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HomeNewsPapa Charlie’s Destroyed by Fire During Lutsen 99er Mountain Bike Race

Papa Charlie’s Destroyed by Fire During Lutsen 99er Mountain Bike Race

Saturday, June 24 was a bittersweet day for Cook County and visitors to the North Shore.

It started at 6 a.m. with a call to report a fire at Papa Charlie’s, a popular restaurant, bar and mu­sic venue at Lutsen Mountain for many years. As the morning progressed, fire departments from several communities responded to the mutual aid call.

Charlie’s planned to open early that day, 1:00 p.m., to welcome supporters and racers from the Lutsen 99er mountain bike event. They were, according to a Facebook post, to offer, “cheese curds and beer for supporters and racers.”

Next to Grandma’s Marathon, the Lutsen 99er is one of the largest outdoor sporting events on the north shore. Hundreds of people were rid­ing in one of the four distance races through the trails and woods in Cook County. Each had fam­ily and friends there to support them. But by one o’clock it was clear the building was a total loss and Papa Charlie’s wouldn’t be opening.

In the past, the Lutsen 99er began on Lutsen Mountain at Papa Charlie’s doorstep. This year the start of the races had been moved down to the parking lot of Superior National Golf Course at US Highway 61.

In addition to Papa Charlie’s, the building housed servers and network equipment that keep Lutsen Mountains operating. The folks at Lutsen Mountains will be posting updates on their Face­book page and website as they recover from this tragic loss.

The gondolas and other facilities on the prop­erty were not impacted by the fire and no injuries were reported.

Six north shore fire departments responded to help contain the fire and minimize damage. Lutsen first responders, some who were also race volunteers, were first on the scene. They received mutual aid from departments from Tofte, Schro­eder, Grand Marais, Maple Hill, and Silver Bay.

Also responding were personnel from the Cook County Sheriff’s Department, North Shore Health Ambulance, US Forest Service, and Ar­rowhead Electric Cooperative.

In a press release the day of the fire, Cook County Sheriff Pat Eliasen wrote, “Our thoughts and prayers go out to everyone affected by this tragic loss. Papa Charlie’s holds a special place in everyone’s heart and mind. We are fortunate that we have such a wonderful volunteer public safety response in Cook County to prevent fur­ther loss.”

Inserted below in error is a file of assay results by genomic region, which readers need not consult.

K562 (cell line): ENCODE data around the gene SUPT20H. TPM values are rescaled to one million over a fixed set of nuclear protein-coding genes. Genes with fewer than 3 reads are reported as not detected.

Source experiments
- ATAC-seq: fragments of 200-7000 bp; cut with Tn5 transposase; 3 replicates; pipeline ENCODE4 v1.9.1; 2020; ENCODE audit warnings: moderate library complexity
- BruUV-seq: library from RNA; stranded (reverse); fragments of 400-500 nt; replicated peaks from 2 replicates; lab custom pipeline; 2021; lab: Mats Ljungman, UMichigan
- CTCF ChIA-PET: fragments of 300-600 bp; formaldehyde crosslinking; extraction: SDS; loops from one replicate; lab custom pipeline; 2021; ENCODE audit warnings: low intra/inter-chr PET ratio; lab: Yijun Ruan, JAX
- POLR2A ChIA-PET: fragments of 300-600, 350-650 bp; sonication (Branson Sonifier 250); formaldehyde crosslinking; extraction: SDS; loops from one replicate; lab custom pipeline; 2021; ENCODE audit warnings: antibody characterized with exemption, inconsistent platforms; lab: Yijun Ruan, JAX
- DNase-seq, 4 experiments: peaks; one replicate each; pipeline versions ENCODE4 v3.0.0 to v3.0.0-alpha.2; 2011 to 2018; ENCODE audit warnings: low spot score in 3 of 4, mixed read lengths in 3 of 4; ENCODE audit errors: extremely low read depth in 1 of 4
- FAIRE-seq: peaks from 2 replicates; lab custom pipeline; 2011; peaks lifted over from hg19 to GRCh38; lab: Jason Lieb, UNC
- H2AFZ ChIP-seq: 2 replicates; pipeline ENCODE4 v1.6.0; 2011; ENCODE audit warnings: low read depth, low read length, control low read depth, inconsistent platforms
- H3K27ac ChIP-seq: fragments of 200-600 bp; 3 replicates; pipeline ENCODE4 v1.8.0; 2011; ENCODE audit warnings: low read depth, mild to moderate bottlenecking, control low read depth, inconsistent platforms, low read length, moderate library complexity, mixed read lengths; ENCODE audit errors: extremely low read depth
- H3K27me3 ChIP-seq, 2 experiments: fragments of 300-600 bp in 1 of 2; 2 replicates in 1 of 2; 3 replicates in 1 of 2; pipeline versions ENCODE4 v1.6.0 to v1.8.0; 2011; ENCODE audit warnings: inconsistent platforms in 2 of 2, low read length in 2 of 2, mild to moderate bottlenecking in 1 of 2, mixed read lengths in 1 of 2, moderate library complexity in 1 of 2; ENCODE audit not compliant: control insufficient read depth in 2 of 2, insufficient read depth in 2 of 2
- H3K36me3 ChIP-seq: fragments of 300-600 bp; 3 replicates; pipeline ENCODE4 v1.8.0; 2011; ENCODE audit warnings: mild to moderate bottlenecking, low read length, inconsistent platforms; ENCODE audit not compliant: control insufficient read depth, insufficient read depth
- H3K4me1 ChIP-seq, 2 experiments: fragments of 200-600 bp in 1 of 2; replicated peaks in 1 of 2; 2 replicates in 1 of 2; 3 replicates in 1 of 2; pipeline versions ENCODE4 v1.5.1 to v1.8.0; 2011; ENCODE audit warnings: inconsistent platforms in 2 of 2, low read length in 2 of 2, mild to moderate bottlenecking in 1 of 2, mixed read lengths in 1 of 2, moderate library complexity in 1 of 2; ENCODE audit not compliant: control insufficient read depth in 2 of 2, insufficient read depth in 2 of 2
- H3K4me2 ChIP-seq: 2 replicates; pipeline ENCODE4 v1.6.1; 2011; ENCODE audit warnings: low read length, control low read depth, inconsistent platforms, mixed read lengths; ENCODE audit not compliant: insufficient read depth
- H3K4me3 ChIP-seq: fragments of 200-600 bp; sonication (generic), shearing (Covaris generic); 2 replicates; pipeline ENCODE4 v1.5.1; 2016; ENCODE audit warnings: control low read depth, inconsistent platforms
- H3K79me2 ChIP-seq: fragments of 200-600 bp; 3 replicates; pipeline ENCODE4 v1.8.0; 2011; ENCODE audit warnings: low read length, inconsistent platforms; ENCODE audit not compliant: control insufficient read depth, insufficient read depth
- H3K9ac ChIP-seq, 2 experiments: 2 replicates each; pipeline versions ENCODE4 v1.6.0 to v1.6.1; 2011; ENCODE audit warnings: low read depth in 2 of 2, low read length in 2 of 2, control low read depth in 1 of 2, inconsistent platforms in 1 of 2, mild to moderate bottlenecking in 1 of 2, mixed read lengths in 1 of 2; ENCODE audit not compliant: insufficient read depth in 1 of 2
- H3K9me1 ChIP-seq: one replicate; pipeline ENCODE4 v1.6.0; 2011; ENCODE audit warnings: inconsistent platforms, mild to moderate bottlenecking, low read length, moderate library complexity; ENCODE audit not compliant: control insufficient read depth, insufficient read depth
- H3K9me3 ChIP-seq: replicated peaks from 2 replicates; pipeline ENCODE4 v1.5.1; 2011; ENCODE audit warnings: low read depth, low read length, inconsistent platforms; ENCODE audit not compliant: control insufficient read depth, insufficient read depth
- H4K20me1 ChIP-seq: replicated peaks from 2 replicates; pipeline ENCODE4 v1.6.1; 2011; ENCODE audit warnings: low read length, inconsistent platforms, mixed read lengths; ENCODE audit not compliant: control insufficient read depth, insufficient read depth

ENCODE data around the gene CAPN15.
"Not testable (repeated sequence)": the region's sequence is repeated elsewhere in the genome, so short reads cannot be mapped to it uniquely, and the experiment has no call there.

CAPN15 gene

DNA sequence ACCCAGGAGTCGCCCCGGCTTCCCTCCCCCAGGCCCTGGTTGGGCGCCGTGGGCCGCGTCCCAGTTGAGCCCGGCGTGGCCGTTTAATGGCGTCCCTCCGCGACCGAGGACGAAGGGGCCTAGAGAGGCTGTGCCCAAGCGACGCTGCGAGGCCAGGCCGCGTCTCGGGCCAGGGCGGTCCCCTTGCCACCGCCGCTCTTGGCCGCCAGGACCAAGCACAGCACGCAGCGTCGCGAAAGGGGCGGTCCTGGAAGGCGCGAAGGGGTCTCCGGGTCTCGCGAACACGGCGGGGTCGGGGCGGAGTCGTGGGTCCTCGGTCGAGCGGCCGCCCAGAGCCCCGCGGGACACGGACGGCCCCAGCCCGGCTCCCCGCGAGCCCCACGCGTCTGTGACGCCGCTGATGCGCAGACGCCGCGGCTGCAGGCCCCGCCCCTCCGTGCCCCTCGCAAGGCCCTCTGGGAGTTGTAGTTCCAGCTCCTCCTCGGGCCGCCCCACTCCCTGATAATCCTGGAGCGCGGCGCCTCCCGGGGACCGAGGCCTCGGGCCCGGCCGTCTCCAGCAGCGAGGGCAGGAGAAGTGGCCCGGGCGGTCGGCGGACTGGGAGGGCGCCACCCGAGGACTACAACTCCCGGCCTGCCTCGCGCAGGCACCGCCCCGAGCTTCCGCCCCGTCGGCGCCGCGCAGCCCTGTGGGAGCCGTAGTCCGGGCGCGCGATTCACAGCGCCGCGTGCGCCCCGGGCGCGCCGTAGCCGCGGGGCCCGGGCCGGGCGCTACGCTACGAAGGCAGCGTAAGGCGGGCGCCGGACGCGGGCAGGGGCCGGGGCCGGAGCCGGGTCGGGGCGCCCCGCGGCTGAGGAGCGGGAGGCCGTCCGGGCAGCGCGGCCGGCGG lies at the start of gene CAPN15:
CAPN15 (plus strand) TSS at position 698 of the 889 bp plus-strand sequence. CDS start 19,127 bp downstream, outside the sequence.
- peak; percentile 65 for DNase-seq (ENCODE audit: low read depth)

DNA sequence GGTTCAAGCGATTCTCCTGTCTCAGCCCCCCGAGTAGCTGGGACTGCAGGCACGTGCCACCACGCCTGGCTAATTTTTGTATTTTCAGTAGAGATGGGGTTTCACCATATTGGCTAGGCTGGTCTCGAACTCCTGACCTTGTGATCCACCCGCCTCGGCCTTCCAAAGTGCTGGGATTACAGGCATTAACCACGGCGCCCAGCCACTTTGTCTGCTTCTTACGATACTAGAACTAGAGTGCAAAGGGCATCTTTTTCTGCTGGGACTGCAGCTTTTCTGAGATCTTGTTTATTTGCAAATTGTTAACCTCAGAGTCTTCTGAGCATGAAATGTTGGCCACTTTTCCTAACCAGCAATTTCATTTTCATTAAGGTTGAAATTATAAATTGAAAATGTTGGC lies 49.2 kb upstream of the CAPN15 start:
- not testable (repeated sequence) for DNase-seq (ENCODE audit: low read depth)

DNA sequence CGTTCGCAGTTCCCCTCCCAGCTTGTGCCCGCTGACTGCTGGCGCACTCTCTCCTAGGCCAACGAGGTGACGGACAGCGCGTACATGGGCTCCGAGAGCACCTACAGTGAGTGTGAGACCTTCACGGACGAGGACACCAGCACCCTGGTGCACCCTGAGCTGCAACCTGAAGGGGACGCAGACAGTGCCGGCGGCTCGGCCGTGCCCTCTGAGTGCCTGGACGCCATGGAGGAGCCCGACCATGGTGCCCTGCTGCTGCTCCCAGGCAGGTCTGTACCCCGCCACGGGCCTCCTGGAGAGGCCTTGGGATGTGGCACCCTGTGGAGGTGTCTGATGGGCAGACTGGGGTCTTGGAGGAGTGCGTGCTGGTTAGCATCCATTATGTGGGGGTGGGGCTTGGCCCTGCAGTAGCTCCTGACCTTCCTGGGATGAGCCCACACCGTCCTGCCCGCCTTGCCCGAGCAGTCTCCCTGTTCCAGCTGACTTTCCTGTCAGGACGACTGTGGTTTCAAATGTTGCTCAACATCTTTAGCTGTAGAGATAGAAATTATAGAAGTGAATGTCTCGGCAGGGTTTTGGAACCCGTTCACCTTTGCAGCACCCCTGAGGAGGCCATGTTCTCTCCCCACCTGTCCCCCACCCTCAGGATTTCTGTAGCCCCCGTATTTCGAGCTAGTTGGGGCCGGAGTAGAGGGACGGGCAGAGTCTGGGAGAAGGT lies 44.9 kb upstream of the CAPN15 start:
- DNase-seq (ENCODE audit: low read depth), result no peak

On a happier note that day, Cook County’s na­tive son Will Surbaugh, a professional mountain bike racer, earned the first place medal in the Lutsen 99er.

Steve Fernlund
Steve Fernlund
Typically these “about me” pages include a list of academic achievements (I have none) and positions held (I have had many, but who really cares about those?) So, in the words of the late Admiral James Stockwell, “Who am I? Why am I here?” I’m well into my seventh decade on this blue planet we call home. I’m a pretty successful husband, father, and grandfather, at least in my humble opinion. My progeny may disagree. We have four children and five grandchildren. I spent most of my professional life in the freight business. At the tender age of 40, early retirement beckoned and we moved to Grand Marais. A year after we got here, we bought and operated the Cook County News Herald, a weekly newspaper in Grand Marais. A sharp learning curve for a dumb freight broker to become a newspaper editor and publisher. By 1999 the News Herald was an acquisition target for a rapidly consolidating media market. We sold our businesses and “retired” again, buying a winter retreat in Nevada. In the fall of 2016, we returned to Grand Marais and bought a house from old friends of ours on the ridge overlooking Lake Superior. They were able to move closer to family and their Mexico winter home. And we came home to what we say is our last house. I’m a strong believer in the value of local newspapers--both online and those you can wrap a fish in. I write a weekly column and a couple of feature stories for the Northshore Journal. I’m most interested in writing about the everyday lives of local people and reporting on issues of importance to them.
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